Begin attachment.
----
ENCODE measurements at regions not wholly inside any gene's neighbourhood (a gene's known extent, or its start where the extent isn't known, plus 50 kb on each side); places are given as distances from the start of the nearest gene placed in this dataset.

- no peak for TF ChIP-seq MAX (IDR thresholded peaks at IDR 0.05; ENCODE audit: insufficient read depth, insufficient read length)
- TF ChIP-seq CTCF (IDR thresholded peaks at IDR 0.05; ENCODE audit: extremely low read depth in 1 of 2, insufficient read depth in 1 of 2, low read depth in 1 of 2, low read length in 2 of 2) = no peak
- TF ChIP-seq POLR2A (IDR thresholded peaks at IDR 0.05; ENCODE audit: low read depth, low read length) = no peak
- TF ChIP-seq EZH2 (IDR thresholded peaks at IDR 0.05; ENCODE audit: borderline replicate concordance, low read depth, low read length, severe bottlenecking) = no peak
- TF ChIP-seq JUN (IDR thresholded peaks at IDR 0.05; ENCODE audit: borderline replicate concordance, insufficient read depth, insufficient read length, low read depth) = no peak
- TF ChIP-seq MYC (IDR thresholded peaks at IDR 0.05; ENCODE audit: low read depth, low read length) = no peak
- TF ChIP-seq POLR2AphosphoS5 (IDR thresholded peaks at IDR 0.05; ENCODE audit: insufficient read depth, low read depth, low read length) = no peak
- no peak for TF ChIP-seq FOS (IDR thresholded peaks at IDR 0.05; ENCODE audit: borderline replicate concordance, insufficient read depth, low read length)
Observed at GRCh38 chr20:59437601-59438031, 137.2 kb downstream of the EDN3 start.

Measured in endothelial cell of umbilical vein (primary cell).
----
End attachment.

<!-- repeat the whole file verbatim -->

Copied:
ENCODE measurements at regions not wholly inside any gene's neighbourhood (a gene's known extent, or its start where the extent isn't known, plus 50 kb on each side); places are given as distances from the start of the nearest gene placed in this dataset.

- no peak for TF ChIP-seq MAX (IDR thresholded peaks at IDR 0.05; ENCODE audit: insufficient read depth, insufficient read length)
- TF ChIP-seq CTCF (IDR thresholded peaks at IDR 0.05; ENCODE audit: extremely low read depth in 1 of 2, insufficient read depth in 1 of 2, low read depth in 1 of 2, low read length in 2 of 2) = no peak
- TF ChIP-seq POLR2A (IDR thresholded peaks at IDR 0.05; ENCODE audit: low read depth, low read length) = no peak
- TF ChIP-seq EZH2 (IDR thresholded peaks at IDR 0.05; ENCODE audit: borderline replicate concordance, low read depth, low read length, severe bottlenecking) = no peak
- TF ChIP-seq JUN (IDR thresholded peaks at IDR 0.05; ENCODE audit: borderline replicate concordance, insufficient read depth, insufficient read length, low read depth) = no peak
- TF ChIP-seq MYC (IDR thresholded peaks at IDR 0.05; ENCODE audit: low read depth, low read length) = no peak
- TF ChIP-seq POLR2AphosphoS5 (IDR thresholded peaks at IDR 0.05; ENCODE audit: insufficient read depth, low read depth, low read length) = no peak
- no peak for TF ChIP-seq FOS (IDR thresholded peaks at IDR 0.05; ENCODE audit: borderline replicate concordance, insufficient read depth, low read length)
Observed at GRCh38 chr20:59437601-59438031, 137.2 kb downstream of the EDN3 start.

Measured in endothelial cell of umbilical vein (primary cell).